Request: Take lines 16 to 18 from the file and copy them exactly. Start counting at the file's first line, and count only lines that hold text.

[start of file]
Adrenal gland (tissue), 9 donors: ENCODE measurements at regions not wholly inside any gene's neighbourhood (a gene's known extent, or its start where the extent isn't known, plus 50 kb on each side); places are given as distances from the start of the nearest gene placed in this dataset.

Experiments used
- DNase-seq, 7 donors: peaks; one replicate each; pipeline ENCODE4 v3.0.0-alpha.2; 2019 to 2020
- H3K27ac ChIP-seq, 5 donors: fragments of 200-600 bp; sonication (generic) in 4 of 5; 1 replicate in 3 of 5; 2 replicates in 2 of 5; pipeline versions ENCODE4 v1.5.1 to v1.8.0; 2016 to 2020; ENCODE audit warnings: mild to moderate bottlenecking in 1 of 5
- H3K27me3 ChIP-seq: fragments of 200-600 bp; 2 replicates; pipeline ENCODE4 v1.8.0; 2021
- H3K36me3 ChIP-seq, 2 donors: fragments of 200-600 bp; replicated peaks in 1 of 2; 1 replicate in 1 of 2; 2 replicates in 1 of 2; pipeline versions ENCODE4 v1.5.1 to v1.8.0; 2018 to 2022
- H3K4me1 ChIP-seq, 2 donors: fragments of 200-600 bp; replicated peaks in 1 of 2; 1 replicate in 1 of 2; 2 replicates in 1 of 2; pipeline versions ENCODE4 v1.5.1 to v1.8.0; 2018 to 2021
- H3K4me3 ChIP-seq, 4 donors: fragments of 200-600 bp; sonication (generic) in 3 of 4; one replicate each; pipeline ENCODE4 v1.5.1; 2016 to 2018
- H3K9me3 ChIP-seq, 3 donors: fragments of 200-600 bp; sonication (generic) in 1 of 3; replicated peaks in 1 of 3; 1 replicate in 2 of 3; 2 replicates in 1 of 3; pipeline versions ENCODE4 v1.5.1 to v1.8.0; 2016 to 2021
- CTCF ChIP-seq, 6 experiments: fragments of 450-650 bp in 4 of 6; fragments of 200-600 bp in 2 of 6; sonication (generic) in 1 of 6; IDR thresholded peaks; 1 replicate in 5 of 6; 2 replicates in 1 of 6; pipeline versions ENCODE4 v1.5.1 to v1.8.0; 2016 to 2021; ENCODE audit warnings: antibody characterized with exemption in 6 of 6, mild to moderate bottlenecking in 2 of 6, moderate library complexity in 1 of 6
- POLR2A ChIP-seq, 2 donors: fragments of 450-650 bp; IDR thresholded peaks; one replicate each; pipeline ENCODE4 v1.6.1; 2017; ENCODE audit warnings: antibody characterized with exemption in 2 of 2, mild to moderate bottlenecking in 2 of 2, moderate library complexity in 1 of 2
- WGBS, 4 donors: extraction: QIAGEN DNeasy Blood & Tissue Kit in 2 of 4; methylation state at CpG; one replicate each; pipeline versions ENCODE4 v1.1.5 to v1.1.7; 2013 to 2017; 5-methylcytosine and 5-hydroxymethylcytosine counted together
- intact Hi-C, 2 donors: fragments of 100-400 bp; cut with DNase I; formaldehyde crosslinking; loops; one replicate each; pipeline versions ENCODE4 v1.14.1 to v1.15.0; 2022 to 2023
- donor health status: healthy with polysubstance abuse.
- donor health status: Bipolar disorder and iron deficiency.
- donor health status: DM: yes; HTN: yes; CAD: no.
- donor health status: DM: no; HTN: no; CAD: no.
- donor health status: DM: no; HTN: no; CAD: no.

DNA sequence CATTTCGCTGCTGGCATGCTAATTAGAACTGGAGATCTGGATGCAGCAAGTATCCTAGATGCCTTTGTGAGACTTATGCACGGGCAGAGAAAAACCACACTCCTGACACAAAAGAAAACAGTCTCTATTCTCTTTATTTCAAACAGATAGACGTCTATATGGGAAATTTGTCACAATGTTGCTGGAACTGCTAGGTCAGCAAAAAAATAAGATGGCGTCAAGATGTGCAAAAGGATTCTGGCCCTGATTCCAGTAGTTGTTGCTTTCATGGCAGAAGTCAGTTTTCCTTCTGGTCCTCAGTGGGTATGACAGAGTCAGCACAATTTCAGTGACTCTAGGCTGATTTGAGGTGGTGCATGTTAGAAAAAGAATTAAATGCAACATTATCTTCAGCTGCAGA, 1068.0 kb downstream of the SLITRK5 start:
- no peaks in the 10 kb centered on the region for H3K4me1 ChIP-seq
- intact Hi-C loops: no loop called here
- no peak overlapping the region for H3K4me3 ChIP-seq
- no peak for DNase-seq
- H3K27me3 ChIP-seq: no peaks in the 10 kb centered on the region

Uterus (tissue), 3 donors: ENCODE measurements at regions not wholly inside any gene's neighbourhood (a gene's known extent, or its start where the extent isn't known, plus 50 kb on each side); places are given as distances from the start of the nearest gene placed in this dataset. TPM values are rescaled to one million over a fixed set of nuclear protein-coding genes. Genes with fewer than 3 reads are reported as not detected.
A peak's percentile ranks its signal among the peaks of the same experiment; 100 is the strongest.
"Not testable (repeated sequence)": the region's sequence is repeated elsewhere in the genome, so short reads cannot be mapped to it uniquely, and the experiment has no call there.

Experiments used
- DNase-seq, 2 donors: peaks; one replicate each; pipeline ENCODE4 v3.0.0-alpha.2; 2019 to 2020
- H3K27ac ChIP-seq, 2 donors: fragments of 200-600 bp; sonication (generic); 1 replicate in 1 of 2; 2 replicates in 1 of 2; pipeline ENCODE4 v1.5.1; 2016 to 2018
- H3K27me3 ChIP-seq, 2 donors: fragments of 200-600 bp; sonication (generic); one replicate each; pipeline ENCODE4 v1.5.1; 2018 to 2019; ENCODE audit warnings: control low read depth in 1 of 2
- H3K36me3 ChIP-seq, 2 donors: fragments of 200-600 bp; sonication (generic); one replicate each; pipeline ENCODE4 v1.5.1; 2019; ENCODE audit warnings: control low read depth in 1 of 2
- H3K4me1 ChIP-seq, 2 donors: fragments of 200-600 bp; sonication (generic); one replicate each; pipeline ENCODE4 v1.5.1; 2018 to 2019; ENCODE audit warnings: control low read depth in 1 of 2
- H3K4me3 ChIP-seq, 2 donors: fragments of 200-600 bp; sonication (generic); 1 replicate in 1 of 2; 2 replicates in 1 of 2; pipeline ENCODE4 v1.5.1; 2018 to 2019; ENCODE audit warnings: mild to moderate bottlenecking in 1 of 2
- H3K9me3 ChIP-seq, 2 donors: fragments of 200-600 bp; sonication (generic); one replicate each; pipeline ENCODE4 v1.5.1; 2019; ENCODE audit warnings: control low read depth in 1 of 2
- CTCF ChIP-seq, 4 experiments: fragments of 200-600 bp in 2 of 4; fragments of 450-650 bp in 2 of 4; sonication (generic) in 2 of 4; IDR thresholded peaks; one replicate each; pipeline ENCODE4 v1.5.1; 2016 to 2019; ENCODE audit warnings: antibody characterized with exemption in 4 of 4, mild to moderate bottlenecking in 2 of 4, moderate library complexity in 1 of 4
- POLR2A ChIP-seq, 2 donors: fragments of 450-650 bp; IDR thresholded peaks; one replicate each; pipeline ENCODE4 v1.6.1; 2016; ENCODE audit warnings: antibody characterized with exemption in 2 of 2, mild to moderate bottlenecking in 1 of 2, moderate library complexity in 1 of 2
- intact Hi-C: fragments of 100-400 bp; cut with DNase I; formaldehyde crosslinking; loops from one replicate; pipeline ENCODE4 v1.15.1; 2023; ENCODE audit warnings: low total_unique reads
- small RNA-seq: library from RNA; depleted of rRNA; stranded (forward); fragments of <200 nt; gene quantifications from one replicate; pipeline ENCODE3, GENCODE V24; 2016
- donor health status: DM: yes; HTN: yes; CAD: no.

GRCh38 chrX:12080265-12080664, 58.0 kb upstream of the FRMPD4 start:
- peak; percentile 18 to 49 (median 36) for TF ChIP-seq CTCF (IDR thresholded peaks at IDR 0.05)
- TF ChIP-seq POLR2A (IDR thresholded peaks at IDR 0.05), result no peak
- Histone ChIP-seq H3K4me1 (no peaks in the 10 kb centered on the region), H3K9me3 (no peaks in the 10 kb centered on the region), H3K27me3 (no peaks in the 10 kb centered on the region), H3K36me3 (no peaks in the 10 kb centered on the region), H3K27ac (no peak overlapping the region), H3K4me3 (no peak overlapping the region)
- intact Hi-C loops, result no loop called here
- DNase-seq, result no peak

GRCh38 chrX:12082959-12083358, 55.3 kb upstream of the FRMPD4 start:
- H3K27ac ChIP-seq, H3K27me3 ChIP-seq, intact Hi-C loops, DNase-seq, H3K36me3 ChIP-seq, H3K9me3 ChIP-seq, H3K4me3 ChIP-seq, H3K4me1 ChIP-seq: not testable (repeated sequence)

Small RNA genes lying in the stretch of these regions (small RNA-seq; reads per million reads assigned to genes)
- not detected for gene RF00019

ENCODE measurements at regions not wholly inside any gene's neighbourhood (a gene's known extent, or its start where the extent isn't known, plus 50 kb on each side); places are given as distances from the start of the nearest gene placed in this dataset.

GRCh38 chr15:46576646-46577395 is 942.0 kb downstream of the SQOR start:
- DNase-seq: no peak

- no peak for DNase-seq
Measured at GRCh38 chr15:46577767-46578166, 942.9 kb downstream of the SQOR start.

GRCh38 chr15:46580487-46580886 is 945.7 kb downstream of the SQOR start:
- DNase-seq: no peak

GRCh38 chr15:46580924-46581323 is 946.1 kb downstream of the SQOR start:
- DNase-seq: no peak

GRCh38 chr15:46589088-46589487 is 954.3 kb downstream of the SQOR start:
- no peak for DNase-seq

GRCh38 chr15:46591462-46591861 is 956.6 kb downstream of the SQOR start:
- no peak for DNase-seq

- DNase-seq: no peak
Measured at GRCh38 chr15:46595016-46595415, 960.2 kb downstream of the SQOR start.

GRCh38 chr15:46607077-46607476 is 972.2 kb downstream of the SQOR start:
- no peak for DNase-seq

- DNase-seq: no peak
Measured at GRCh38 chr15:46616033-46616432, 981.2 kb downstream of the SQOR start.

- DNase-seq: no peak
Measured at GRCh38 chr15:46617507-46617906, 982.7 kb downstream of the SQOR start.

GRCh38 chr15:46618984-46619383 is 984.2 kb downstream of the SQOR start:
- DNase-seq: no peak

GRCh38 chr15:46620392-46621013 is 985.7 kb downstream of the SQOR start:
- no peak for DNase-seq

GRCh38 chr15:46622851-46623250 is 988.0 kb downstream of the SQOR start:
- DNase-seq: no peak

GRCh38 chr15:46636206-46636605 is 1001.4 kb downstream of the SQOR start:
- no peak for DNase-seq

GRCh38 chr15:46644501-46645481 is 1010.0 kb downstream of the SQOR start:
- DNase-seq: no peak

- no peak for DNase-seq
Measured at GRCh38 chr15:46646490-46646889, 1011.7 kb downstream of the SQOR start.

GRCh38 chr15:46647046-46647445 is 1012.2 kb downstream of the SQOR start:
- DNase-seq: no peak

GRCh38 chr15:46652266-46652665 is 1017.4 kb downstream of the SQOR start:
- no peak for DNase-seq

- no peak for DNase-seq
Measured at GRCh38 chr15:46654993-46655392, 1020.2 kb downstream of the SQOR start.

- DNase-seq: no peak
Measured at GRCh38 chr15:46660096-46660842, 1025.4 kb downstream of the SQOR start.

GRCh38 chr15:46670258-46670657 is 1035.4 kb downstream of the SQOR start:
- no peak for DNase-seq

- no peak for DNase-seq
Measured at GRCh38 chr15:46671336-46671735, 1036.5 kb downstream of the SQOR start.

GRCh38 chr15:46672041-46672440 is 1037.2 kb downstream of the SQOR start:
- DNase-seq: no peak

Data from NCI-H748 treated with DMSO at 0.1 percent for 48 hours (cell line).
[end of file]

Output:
- donor health status: DM: yes; HTN: yes; CAD: no.
- donor health status: DM: no; HTN: no; CAD: no.
- donor health status: DM: no; HTN: no; CAD: no.